This year in 2011, Davos brought many memorable moments. The press reports generally focused on the cautious optimism of the politicians and the regulatory concerns of the business leaders. But there are so many parallel conversation streams within Davos that everyone forms their own narrative. For me, a highlight in the formal program came when Bill Clinton described the MDGs as a non-optional part of the long-term US economic strategy. Another was to watch David Cameron's political mastery as he conducted a roving Q&A with a plenary room as if it were a local town hall. Many reported the playing of Aung San Suu Kyi's taped message as a highpoint, although unfortunately I wasn't there to see it in the moment. On the sides of the meeting, it was invigorating to see the modernizing social network influences on this remote Swiss conference center as Twitter feeds streamed everywhere and Facebook's Randi Zuckerburg webcasted a constant stream of live interviews with personalities ranging from Nick Kristof of the New York Times, to Kumi Naidoo of Greenpeace, to former Treasury Secretary Larry Summers. Meanwhile, YGL friends were very pleased to present the first annual report on the MDG Pledges, and to launch the new website that makes it possible for any organization or individual to register their own MDG pledge.

Amidst the ebb and flow of events, Davos is a rare moment to connect a rapid succession of informal meetings with leaders from the public, private and non-profit sectors. My own schedule included a breakfast with Paul Kagame, Tony Blair, Michael Porter and major CEOs discussing new foreign investment opportunities in Rwanda. There was the conversation on expanding agricultural credit facilities with a senior African policy maker; then the technology brainstorm with a Silicon Valley leader around a global graduate degree program I help coordinate; then a discussion with an eminent philanthropist on how new technology can foster more collaborative problem-solving between the world's richest and poorest communities; followed by a strategy session with one of Mozambique's leading civil society voices on how to empower citizens' debates around the MDGs. Each of these conversations was inspiring in its own way. Together they afford a patchwork view of how various global conversations could better thread together through concerted efforts.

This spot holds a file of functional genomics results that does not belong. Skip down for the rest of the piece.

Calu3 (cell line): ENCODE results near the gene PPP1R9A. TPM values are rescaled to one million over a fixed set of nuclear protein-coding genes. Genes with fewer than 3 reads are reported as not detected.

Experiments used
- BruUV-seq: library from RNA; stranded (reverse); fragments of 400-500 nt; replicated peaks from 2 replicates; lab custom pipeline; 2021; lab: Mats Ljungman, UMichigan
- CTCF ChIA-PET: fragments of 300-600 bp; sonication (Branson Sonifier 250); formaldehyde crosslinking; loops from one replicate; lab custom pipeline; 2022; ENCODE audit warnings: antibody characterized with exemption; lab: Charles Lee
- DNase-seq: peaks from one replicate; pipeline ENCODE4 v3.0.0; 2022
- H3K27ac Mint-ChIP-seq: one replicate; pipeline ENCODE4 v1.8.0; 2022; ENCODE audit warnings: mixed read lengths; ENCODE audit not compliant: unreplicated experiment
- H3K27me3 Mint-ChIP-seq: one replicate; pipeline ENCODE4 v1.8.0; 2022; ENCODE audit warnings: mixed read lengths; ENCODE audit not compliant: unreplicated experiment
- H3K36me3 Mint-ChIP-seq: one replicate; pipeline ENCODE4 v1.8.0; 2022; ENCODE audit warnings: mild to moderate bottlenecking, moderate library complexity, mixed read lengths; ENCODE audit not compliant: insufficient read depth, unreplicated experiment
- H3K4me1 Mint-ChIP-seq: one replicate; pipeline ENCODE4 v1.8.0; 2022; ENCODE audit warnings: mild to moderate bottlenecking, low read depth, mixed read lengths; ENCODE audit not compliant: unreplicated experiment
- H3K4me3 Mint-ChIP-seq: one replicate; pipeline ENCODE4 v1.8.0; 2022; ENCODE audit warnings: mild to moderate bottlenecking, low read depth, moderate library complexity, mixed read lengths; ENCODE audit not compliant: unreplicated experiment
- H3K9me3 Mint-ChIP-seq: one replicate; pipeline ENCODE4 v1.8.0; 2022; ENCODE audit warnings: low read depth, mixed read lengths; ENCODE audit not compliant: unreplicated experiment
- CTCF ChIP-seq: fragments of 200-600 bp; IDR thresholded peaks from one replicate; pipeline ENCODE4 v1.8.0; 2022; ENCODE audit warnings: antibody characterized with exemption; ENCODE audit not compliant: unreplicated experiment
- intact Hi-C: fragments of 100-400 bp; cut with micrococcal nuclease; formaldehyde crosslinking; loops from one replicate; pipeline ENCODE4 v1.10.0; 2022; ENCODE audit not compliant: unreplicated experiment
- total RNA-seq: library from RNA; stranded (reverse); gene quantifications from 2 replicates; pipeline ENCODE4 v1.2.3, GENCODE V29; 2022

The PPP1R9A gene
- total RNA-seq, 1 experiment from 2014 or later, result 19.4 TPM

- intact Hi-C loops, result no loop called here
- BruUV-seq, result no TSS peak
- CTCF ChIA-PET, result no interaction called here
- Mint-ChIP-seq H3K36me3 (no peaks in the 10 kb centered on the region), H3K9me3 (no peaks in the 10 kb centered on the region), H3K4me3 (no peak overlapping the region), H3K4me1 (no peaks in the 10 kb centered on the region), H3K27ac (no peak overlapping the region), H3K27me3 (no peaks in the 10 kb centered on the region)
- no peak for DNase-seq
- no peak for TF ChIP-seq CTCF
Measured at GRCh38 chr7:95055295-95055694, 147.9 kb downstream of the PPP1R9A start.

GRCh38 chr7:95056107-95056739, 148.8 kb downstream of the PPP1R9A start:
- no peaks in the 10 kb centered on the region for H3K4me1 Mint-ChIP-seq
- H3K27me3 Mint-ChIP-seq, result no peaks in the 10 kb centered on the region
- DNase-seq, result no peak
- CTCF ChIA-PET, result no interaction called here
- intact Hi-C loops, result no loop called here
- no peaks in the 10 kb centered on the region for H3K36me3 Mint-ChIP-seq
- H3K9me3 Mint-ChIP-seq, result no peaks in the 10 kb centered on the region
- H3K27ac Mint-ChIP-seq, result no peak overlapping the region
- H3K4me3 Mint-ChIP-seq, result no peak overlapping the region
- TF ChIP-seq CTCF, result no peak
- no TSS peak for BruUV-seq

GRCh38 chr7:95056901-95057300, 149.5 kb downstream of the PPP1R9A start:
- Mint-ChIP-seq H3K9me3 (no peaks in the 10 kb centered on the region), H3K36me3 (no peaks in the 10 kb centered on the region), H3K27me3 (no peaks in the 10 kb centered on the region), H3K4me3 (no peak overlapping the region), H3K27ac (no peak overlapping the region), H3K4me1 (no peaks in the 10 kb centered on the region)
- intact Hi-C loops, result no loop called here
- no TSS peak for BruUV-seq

There is a broad understanding that many people of influence and wealth gather in Davos every year to discuss topics of mutual interest. This is fair enough in a free associating society where private companies pay membership dues to attend a major meeting and keep the trains running. At the same time, there should be greater understanding that large numbers of people with enormous goodwill and much-deserved moral influence convene in Davos every year to identify new ways to collaborate and discuss topics of global public concern. With access comes responsibility to speak on behalf of those without. Perhaps contrary to popular imagination, Davos convenes large numbers of people who live that responsibility every day. I know because I had the privilege to meet many of them last week.